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Now please don’t confuse Lew’s haul with the restricted $8.5 million time-valued share grants he furtively received in 2007 – and wasn’t known to us mere mortals until it showed up as a line item in Cumulus’ annual proxy filing.So instead of a manager who knows every nook and cranny of the market his former masters serve, the Houston cluster will now have a novice who’ll have to establish relationships from scratch in America’s sixth largest radio market.
He is the chief cartographer for Replogle Globes Inc., by far the world's largest globe maker. "Most letters and complaints come directly to me," he says wearily. My name is on the globe." Lithuanians complain that their homeland is shown as a Soviet state.And in Peru, which is purple, officials grumble that the equator line covers their country's northern tip. For every city left off, there is a civic leader whose feelings are hurt. A few years ago, a member of Japan's parliament visited U. map makers in an unsuccessful attempt to get certain Kuril islands labeled as Japanese rather than Soviet possessions."So when we sell globes in Peru, we put a little dot of purple paint over the equator," says Mr. For every unresolved border dispute, there is a call to arms or a call to cartographers. "Maybe it's easier for map makers to draw it their way." So people lobby. Argentina once wouldn't admit a shipment of encyclopedias containing maps showing a disputed area as Chile rather than Argentina.Map and globe makers have grown accustomed to holding telephones a good distance from their ears. Tolman's globe-jammed office, scores of Replogle factory workers turn updated maps into new globes. And American Jewish leaders recently demanded that Replogle stop identifying Israel's West Bank as part of Jordan.It is a complicated process to affix a flat map to a globular surface and not confuse, say, latitude with longitude. "I know some people will always be dissatisfied with the results." At any moment, hundreds of globes spin wildly from ceiling conveyor belts, each one containing hundreds of changes from a previous edition. Tolman edits the earth based mostly on de facto conditions. " Most people are unaware of map makers' agonizing. The area in question was "just about a pinprick" on the globe, says Mr. "We fixed it with a few dots of color." Cartographers often deal with complaints by "customizing" maps to satisfy specific customers. Tolman says, "but he's always the customer." Replogle is negotiating an agreement to sell globes in India that show Pakistani-held Kashmir as part of India. Tolman: "We'll have to make damn sure we don't send any of those globes to Pakistan." Replogle, which offers 700 globe models in as many as 10 languages, says it sells two-thirds of the world's globes. resident Stewart Jones, who dreamed up the town's addendum and vows to fight for it. A city manager of Arlington, Texas, once argued that his city's type-size was too small.But even when man and machine form each globe to exact specifications, Mr. And who controls what can change before a new globe makes it from factory to store. Tolman, a small, soft-spoken man with 32 years on the global scene. Anita Terauds, an officer of the American Latvian Association, can't fathom why cartographers recognize Soviet control of Latvia. Its factory turns out as many as 2,500 a day retailing for between .95 and ,500. Rand Mc Nally checked into the matter, determined that Arlington didn't even belong on the state map and moved it to an inset map of Dallas. C., run by TV evangelist Jim Bakker, has grander plans.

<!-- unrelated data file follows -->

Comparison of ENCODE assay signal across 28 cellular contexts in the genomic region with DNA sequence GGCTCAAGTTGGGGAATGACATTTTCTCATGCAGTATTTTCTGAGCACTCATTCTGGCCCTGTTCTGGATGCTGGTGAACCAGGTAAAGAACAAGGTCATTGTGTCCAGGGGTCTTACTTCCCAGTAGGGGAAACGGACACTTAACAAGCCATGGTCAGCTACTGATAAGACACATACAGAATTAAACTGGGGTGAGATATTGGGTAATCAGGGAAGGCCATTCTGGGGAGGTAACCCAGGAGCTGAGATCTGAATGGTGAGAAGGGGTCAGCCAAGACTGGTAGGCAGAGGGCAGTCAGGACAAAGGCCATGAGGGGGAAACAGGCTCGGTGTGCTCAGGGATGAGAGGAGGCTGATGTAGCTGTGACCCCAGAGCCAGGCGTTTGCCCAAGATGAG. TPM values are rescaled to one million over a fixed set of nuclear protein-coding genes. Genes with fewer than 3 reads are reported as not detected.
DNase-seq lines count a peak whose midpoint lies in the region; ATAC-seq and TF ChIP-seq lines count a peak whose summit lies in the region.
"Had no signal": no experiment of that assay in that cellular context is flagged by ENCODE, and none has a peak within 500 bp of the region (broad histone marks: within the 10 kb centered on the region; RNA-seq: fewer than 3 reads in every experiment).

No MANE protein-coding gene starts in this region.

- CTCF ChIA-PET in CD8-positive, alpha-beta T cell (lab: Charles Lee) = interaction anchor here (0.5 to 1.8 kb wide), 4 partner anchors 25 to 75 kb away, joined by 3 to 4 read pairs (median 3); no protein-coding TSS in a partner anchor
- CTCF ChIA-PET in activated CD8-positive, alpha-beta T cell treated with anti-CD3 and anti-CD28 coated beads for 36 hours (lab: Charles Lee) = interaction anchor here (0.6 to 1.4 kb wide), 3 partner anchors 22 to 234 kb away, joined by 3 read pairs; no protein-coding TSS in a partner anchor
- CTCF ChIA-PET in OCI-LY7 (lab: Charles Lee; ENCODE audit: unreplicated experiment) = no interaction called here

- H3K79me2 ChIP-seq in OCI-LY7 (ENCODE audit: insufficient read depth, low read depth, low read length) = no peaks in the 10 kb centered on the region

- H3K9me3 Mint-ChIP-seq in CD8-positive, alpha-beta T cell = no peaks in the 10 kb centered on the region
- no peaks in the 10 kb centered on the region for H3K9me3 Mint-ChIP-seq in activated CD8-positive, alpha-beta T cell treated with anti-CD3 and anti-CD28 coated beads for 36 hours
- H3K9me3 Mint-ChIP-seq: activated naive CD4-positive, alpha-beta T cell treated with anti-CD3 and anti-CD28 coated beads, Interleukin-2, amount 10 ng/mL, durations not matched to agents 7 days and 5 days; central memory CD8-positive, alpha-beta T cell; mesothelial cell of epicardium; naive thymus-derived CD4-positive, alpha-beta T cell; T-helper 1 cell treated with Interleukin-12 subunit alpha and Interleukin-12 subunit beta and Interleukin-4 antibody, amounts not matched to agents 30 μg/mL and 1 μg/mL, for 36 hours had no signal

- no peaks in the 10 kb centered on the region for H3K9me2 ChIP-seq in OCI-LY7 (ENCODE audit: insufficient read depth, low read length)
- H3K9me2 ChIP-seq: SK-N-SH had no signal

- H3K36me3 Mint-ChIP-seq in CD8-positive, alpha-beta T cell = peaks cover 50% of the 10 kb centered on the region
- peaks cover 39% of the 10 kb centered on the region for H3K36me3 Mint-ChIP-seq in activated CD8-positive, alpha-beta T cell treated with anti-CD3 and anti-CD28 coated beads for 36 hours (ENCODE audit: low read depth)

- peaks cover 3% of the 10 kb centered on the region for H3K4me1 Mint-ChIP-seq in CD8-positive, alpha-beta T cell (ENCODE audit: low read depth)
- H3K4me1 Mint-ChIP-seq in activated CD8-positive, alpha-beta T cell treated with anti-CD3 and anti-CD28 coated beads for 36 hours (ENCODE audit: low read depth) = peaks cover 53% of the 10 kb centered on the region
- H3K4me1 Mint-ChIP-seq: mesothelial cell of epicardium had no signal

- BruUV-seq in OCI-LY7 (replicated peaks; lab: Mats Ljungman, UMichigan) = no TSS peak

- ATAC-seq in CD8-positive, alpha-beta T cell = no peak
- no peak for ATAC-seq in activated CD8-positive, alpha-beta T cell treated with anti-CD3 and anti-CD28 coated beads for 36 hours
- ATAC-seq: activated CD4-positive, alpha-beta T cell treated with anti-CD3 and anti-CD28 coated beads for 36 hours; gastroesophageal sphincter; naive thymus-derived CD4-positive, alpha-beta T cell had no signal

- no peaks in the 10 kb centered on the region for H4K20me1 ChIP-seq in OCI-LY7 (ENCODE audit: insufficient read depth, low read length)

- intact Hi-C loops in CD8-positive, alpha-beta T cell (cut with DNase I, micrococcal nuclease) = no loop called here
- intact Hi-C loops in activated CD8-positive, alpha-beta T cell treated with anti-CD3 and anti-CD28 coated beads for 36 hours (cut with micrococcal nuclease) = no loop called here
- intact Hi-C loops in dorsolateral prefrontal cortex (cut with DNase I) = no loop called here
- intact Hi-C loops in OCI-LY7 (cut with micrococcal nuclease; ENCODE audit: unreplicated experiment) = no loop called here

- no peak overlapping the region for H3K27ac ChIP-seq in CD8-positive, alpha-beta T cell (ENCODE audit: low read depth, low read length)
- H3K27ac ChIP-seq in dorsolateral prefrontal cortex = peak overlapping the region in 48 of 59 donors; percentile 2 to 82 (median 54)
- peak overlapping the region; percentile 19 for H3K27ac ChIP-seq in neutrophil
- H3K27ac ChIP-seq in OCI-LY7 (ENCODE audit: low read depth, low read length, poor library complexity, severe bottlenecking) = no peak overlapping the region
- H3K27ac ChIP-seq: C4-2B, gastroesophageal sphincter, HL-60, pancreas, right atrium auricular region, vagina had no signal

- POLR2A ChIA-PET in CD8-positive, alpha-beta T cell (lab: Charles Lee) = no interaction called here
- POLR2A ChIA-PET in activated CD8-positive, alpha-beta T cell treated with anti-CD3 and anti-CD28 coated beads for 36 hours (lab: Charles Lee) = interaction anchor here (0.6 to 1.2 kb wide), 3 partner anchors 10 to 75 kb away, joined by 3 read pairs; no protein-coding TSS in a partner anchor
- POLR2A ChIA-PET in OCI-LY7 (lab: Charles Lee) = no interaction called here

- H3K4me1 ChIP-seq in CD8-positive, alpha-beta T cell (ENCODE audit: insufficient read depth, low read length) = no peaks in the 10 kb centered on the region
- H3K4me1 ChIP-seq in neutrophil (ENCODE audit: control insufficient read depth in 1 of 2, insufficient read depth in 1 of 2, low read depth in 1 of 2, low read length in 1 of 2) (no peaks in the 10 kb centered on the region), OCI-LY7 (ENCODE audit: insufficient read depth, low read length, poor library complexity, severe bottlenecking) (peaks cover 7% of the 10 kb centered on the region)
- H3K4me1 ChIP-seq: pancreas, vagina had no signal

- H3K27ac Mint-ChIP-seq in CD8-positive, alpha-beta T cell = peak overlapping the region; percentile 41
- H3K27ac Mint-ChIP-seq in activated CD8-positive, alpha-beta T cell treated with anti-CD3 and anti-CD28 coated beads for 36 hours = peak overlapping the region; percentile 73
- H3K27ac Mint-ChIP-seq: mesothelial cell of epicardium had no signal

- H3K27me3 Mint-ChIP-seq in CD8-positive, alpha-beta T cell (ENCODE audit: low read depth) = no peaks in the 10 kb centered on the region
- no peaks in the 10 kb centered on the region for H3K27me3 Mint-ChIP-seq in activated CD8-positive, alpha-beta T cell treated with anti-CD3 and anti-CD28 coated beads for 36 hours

The world's largest commercial map maker is Rand Mc Nally & Co., based in Skokie, Ill. When tourist attractions are left off the map, they try to compensate for the cartographic snub. Dubbed "Disneyland for the Devout," the park was left off Rand Mc Nally maps although it attracted 4.9 million visitors last year.
It, too, occasionally bends over backward to satisfy a customer. "Sometimes you have to show the hometown of someone's mother-in-law because he's a political animal in the state," says William Abel, Rand Mc Nally's general manager for cartography. The reason for the omission: Unsuspecting travelers might object to amusement rides powered by religion.
A lot of one-horse towns and two-bit scenic views find their way onto the maps it puts out for U. Rand Mc Nally rarely caves in when making its own atlases, however. , Ohio, gave itself the exclamation point, the company ignored the punctuation. Now park officials want Rand Mc Nally to reconsider.
"If we decide to form a national crusade to be on their maps, it would be massive," says Neil Eskelin, a Heritage USA vice president.
"We reach 5.5 million TV households every day." Rand Mc Nally hasn't time to worry.
The firm is too busy revising its North American road atlas, more than four million copies of which are sold annually. It isn't surprising, then, that the company routinely hears from motorists who make wrong turns based on outdated maps.